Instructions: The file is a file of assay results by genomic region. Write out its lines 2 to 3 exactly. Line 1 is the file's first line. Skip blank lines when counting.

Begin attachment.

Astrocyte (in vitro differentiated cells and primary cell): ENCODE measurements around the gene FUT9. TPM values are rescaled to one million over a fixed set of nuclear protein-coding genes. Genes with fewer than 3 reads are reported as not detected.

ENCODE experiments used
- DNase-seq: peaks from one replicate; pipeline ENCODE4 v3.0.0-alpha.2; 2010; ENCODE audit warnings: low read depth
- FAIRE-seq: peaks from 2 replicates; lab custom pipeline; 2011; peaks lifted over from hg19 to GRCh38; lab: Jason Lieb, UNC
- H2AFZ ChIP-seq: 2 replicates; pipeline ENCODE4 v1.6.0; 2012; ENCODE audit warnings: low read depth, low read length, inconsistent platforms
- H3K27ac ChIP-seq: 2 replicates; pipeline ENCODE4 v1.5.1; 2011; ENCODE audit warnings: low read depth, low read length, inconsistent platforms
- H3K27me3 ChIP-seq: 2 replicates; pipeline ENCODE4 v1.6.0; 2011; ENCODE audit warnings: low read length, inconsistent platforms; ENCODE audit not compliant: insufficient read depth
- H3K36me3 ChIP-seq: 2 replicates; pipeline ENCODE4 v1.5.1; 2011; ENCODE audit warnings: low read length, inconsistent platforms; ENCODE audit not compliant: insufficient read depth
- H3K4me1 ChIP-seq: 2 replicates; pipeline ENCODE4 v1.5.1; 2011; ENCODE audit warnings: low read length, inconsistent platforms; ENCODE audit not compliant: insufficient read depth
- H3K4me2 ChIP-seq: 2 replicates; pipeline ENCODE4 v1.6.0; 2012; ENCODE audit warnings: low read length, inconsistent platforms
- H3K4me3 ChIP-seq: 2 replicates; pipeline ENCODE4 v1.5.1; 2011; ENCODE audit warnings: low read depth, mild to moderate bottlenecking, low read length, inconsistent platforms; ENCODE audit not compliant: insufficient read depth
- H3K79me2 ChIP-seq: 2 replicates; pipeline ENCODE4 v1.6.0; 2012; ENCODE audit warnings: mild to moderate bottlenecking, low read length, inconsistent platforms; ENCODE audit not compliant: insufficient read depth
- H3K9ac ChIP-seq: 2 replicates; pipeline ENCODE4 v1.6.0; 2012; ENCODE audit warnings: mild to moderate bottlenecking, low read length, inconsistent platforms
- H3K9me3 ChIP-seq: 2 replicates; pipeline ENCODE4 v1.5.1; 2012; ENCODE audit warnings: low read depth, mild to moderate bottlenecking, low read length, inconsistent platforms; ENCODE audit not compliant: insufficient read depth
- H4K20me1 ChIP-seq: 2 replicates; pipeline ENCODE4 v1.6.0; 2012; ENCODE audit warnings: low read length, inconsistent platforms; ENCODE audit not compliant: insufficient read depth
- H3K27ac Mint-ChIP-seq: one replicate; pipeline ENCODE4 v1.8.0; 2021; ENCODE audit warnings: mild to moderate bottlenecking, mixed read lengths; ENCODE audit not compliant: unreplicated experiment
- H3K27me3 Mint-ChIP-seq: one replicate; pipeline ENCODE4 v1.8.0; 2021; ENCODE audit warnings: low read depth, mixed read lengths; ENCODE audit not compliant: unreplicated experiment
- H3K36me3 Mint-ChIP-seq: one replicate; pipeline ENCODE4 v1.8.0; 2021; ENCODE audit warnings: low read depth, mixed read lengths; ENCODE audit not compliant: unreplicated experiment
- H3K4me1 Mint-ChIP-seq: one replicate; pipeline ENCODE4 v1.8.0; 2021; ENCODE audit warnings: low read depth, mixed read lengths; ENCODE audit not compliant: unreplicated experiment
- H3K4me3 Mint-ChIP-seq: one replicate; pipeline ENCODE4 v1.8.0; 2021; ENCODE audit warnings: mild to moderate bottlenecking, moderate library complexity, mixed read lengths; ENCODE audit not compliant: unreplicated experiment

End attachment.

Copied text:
ENCODE experiments used
- DNase-seq: peaks from one replicate; pipeline ENCODE4 v3.0.0-alpha.2; 2010; ENCODE audit warnings: low read depth